Windham to Hillsdale: 49 miles and then on to Norfolk, CT 25 miles

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After hearing wonderful tales of bears in the Catskills from Joanne, and some of the history of The Thompson House from the owners, Eric and Deborah Goettsche, we set out on our on our way to our next destination in Hillsdale, NY.

Or almost set out. It appears that I lost the chip with all the road maps when I changed the batteries in the GPS. We make a search in all the possible places, but no luck. All is not lost though. We still have the route marked on the topographical maps. The colored road maps will have to be downloaded to another chip – another time.

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More signs? I’m trying to cut down, but to understand this sign, you have to remember what is on one side, and mentally add it to what you see on the other. A good excercise.

We briefly pull into the driveway of Point Lookout – where we have stayed several times in the past. Tim is looking for the perfect view, but doesn’t see what he wants.

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So we start the big descent. Notice our moving average (mostly climbing so far this morning). Also notice the altitude.

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But before we get going too fast, we see a spot for “the photo.” I’m OK with Tim’s crossing the road for a better view, but not too happy when he tries crossing the fence as well. He thinks again and cancels this idea.

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Not to be outdone with stupid moves to get “the picture,” I attempt a one-handed shot at the GPS as we fly down the hill. You can see my other hand holding on to the handlebar. Note what it looks like at the bottom of the hill.

Now it’s back to work. We seem to miss many green lights, but one red light gives me a chance to photograph a motorcycle rider who isn’t zipping by. The hard work at the bottom of the hill is making our way along the shoulder. It’s not NY States finest, by any means.

We have a welcome break when Claude Haton from The Daily Mail stops us for a photograph and a brief interview. He remembers that he talked to us several years ago along the same stretch of road – one year when we rode back home from Block Island as well.

Instead of a view from the Rip Van Winkle Bridge, here is a closer view of what you might see if you take the time to walk (or ride a tricycle) across on the sidewalk. It says no bicycles, but I decide they don’t mean us – we have three wheels.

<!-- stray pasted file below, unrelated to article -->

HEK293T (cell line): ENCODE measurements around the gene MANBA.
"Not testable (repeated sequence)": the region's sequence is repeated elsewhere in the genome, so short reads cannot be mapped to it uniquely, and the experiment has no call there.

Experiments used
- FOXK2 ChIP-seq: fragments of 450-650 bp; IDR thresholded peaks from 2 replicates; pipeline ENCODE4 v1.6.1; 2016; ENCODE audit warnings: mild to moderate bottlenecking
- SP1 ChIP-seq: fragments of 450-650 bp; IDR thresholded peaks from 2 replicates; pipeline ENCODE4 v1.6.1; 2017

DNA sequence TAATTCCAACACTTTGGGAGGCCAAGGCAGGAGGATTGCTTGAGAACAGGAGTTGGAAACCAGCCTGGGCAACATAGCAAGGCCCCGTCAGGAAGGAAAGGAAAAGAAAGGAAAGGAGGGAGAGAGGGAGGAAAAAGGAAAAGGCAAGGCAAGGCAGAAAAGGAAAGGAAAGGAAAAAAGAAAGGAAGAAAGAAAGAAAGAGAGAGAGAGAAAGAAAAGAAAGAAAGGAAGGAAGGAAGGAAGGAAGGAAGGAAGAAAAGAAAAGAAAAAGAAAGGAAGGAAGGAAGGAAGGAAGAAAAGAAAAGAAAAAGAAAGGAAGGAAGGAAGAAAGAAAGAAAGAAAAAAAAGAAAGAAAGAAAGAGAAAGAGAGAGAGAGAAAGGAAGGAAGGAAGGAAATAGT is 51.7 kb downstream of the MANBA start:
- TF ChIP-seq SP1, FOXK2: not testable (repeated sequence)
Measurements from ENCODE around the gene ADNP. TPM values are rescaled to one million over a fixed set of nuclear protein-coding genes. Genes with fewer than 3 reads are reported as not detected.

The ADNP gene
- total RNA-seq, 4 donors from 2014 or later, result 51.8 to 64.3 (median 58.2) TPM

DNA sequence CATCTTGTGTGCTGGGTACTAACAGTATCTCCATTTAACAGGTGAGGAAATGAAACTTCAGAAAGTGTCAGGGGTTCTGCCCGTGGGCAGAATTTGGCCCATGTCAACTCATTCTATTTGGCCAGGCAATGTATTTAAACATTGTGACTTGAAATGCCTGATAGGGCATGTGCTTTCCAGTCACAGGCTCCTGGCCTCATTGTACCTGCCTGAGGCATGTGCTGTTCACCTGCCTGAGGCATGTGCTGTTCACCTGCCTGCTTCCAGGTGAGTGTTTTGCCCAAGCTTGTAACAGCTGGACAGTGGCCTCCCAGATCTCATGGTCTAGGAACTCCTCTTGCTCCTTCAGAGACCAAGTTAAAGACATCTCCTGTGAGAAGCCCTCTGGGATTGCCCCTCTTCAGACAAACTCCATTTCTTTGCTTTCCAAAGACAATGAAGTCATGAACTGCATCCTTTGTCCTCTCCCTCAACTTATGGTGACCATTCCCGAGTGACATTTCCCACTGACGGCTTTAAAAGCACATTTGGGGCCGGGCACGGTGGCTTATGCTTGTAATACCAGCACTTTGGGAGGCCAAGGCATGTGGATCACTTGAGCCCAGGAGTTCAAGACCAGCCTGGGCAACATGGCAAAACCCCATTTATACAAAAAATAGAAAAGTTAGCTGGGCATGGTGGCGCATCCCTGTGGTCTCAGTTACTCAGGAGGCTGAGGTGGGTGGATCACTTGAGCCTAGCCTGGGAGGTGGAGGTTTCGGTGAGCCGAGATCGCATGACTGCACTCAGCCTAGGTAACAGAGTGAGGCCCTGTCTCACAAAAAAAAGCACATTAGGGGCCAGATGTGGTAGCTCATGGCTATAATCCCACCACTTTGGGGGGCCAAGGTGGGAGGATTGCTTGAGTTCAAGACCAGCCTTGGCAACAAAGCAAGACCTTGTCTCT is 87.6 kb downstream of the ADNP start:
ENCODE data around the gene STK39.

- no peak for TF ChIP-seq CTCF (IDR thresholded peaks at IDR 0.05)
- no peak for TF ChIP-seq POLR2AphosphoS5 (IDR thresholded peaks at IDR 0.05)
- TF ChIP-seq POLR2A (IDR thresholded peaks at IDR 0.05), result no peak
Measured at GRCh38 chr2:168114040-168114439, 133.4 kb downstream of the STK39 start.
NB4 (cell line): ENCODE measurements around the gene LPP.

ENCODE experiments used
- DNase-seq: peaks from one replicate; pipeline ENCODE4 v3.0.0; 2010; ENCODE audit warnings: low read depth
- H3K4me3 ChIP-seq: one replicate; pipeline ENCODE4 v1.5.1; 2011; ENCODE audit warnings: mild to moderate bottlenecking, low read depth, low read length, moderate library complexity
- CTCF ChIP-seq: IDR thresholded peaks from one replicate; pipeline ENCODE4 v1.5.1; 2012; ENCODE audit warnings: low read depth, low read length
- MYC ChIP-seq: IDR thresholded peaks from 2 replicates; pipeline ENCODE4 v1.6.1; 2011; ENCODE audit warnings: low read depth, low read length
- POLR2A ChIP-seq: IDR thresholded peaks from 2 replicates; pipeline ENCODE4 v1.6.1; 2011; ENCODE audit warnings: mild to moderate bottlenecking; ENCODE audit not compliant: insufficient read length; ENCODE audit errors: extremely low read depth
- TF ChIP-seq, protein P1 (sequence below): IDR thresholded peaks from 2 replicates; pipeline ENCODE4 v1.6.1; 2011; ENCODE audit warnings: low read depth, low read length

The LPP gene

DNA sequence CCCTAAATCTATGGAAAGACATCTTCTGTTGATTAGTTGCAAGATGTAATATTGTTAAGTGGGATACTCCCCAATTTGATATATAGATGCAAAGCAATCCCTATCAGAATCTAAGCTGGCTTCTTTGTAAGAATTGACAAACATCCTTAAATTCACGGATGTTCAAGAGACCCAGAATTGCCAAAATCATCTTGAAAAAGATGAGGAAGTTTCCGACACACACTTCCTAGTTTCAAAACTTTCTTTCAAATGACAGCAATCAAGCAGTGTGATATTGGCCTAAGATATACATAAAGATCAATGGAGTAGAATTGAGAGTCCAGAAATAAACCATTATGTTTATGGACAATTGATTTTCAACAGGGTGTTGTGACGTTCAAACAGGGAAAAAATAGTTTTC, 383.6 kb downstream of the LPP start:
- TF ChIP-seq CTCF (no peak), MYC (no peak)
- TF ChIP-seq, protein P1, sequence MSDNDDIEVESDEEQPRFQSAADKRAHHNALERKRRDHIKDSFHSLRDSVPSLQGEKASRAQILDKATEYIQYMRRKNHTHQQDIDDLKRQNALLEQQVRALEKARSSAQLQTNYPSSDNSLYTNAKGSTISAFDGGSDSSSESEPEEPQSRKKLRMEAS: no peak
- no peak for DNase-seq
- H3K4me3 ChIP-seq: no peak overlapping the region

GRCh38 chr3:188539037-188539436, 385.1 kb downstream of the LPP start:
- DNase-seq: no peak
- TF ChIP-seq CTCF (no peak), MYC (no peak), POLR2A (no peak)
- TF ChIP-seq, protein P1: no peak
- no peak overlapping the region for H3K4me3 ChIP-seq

Another castle. This time a life-sized castle above the Hudson.

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Years ago a UPS driver stopped us to tell us how we could avoid two large hills by taking side roads that later rejoined Rt 23. They provide a welcome chance to avoid the cars, the dust, and the noise.

This car is too special to pass by without a photograph. I have no idea what it is.

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A quick stop by The Purple Barn. I always look forward to seeing what (or who) is going to be on display.

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We arrive in Hillside to spend the night – in a motel, not along the road where there will be a large music festival next month.

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The next day we have to climb our way past a ski mountain before we get a chance to have breakfast.

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Since Tim already sent a scene from the breakfast porch, I’ll show you the cool car that was parked out front and also how Tim cleans up for breakfast. He’s using a travel towel – a gift from my friend Jane. We use it for laundry, for us – for anything except the bike. it’s a great help as we try to keep ourselves and our clothing dry.

As I take the photograph, the owner is coming out with a FREE sign. I hope they find a good home.

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As the day passes it gets, hotter and more humid. Tim considers buying the motorcycle. Think of the breeze!

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But we keep on pedaling. And just as we turn into what we think will be our very last hill of the day, we realize why we are making such slow progress. There is a huge leak in the back tire! But we are so close (or so we think). Tim pumps up the tire with the hopes it will get us to our destination.
Tim has promised to tell you what happens next. So I’ll leave it to him to write about it in the morning. I too am tired, and it is time for bed!

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Susan C. Larkin

Most of the time I take close-ups of plants—especially seed pods and other remnants left after the plant has flowered. Sometimes my close-ups change. So far, hands and abandoned machinery have pulled me away from plants.

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